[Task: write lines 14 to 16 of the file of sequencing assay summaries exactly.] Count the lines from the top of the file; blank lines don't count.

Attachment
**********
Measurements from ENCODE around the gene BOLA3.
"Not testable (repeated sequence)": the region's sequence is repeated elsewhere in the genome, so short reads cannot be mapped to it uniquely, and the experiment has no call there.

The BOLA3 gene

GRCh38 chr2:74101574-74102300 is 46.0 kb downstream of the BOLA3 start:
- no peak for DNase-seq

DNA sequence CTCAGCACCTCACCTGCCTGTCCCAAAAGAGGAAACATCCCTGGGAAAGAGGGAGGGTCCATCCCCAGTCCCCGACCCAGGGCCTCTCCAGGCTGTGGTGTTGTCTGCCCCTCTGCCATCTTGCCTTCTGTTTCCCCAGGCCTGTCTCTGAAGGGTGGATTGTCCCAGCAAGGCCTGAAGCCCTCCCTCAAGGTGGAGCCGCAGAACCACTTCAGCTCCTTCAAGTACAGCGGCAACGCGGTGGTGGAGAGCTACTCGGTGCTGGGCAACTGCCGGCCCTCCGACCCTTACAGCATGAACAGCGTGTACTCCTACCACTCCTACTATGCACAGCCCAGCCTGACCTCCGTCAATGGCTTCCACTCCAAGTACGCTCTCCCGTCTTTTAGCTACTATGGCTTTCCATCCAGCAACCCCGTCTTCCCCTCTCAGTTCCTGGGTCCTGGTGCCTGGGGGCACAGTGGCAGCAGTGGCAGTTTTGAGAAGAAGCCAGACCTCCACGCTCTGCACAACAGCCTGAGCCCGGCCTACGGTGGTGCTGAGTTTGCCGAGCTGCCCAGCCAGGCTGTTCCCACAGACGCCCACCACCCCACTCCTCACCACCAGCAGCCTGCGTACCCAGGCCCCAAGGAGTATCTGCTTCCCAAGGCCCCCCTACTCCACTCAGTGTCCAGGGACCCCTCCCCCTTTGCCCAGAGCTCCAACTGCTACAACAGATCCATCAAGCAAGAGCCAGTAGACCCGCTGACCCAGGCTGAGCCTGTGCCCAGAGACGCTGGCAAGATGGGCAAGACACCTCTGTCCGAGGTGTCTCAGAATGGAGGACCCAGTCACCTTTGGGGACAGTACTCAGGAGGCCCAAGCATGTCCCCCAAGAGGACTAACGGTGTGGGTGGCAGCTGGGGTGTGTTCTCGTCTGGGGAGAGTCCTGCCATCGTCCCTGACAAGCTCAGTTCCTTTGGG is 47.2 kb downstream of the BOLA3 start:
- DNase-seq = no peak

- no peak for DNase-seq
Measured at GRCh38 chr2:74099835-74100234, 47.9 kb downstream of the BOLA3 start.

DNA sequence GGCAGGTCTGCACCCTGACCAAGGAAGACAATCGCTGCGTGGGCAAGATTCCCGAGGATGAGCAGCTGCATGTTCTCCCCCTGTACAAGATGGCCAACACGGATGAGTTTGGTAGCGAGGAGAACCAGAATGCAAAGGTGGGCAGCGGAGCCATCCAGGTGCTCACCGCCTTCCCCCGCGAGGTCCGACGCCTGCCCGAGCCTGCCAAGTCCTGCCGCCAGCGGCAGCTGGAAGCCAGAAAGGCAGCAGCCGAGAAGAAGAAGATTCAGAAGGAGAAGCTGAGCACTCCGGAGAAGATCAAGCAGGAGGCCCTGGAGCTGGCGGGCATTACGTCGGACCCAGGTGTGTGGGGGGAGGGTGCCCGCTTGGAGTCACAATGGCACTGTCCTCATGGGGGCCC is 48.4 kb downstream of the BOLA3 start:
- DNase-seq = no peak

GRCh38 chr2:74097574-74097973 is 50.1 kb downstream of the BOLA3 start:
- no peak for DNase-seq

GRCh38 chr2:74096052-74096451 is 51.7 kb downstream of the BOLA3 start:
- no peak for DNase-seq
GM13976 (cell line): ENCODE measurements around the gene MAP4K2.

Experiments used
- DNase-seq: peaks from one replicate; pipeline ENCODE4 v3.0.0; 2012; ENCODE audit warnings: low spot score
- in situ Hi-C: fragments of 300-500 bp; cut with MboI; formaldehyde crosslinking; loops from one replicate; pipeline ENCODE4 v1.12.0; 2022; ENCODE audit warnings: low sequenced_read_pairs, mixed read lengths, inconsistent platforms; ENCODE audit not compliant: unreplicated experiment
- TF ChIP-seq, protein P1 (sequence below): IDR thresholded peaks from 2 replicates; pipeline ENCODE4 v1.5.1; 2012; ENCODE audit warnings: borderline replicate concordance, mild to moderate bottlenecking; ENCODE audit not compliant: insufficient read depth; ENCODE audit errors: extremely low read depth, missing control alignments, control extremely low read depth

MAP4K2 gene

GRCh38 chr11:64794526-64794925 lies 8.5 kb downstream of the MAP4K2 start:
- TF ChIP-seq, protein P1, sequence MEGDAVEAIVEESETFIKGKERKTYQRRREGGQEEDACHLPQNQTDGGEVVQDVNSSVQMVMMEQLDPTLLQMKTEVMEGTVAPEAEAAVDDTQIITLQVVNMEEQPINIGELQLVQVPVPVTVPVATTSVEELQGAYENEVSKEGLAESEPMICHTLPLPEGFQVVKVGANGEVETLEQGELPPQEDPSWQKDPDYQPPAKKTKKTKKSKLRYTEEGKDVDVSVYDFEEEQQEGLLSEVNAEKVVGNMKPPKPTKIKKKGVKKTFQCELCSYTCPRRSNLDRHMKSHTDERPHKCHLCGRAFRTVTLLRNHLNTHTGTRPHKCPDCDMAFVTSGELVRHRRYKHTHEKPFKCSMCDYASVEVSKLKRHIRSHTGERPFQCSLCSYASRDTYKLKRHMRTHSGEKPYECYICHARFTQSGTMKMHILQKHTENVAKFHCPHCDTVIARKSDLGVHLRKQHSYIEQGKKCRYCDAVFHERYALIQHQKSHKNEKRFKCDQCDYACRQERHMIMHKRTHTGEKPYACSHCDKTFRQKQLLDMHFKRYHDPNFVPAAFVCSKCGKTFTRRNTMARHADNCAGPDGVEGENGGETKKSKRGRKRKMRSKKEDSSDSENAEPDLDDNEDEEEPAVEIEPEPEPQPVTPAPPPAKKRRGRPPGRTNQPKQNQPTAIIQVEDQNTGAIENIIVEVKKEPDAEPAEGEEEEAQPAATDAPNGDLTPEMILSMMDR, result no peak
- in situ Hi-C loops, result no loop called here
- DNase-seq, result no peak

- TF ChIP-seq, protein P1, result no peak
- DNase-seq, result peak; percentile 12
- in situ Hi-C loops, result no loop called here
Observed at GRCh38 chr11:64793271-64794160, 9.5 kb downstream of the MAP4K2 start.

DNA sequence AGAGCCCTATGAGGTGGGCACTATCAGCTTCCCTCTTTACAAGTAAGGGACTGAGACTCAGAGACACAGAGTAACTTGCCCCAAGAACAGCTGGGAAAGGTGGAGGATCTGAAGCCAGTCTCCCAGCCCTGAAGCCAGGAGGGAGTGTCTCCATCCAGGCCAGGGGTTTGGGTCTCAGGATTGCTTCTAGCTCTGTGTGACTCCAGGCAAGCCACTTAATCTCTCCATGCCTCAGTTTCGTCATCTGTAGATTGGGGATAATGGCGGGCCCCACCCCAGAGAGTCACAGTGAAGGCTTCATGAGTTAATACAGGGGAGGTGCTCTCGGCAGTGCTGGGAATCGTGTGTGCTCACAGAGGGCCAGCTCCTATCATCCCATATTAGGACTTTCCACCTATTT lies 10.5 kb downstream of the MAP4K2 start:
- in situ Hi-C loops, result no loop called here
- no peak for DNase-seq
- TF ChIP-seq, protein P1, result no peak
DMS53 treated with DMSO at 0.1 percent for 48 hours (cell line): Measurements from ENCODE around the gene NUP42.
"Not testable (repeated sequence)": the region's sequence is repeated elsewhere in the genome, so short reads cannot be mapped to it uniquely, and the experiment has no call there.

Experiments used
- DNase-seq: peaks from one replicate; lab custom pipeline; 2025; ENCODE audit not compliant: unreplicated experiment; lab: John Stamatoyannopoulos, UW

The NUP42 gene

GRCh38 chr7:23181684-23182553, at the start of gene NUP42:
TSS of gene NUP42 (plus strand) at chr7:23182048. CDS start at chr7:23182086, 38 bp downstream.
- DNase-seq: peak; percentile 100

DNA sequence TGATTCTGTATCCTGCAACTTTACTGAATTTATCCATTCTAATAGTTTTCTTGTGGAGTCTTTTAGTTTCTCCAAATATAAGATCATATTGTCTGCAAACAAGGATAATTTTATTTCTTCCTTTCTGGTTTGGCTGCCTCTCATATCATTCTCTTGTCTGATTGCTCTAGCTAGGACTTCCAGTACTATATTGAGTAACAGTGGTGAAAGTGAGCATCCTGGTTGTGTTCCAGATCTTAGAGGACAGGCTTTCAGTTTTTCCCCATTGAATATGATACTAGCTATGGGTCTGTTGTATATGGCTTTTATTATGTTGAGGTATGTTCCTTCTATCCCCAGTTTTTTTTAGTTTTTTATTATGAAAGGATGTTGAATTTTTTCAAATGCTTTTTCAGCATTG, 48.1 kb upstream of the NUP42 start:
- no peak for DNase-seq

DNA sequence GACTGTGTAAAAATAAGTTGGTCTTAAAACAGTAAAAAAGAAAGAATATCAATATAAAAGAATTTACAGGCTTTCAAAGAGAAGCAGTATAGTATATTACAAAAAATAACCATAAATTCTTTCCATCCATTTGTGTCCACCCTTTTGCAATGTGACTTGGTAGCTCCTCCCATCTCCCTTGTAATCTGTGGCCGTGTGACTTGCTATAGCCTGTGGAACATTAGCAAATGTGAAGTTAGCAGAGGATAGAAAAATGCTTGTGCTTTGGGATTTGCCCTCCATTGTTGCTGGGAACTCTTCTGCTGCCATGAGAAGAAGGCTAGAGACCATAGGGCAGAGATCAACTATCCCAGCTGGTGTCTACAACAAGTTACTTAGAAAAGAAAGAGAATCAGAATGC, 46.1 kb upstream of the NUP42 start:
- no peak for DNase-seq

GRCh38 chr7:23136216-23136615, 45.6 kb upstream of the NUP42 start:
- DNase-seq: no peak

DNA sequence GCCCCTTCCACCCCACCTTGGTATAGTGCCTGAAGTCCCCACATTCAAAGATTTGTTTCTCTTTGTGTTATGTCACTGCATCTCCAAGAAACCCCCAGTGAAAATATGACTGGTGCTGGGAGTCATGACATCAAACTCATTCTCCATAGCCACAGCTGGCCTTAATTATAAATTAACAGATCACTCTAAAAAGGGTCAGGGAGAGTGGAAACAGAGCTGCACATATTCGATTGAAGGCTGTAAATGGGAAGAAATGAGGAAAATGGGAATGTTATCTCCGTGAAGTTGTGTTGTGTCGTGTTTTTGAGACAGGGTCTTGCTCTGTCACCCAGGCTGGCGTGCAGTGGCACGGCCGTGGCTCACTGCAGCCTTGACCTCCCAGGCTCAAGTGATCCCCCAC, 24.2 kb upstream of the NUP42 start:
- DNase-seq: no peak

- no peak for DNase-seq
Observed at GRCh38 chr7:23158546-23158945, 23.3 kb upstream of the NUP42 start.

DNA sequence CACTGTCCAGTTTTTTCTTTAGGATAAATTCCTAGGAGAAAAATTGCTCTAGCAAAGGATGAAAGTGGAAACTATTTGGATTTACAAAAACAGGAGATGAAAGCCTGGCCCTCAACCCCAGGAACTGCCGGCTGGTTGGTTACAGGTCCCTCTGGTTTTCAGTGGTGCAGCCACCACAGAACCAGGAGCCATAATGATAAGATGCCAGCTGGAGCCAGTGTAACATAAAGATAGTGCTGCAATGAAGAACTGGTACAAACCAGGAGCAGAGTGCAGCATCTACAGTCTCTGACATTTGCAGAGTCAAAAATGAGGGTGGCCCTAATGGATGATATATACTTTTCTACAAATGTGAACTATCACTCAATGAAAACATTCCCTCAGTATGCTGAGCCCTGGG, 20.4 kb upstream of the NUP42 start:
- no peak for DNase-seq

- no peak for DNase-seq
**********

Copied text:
GRCh38 chr2:74096052-74096451 is 51.7 kb downstream of the BOLA3 start:
- no peak for DNase-seq
GM13976 (cell line): ENCODE measurements around the gene MAP4K2.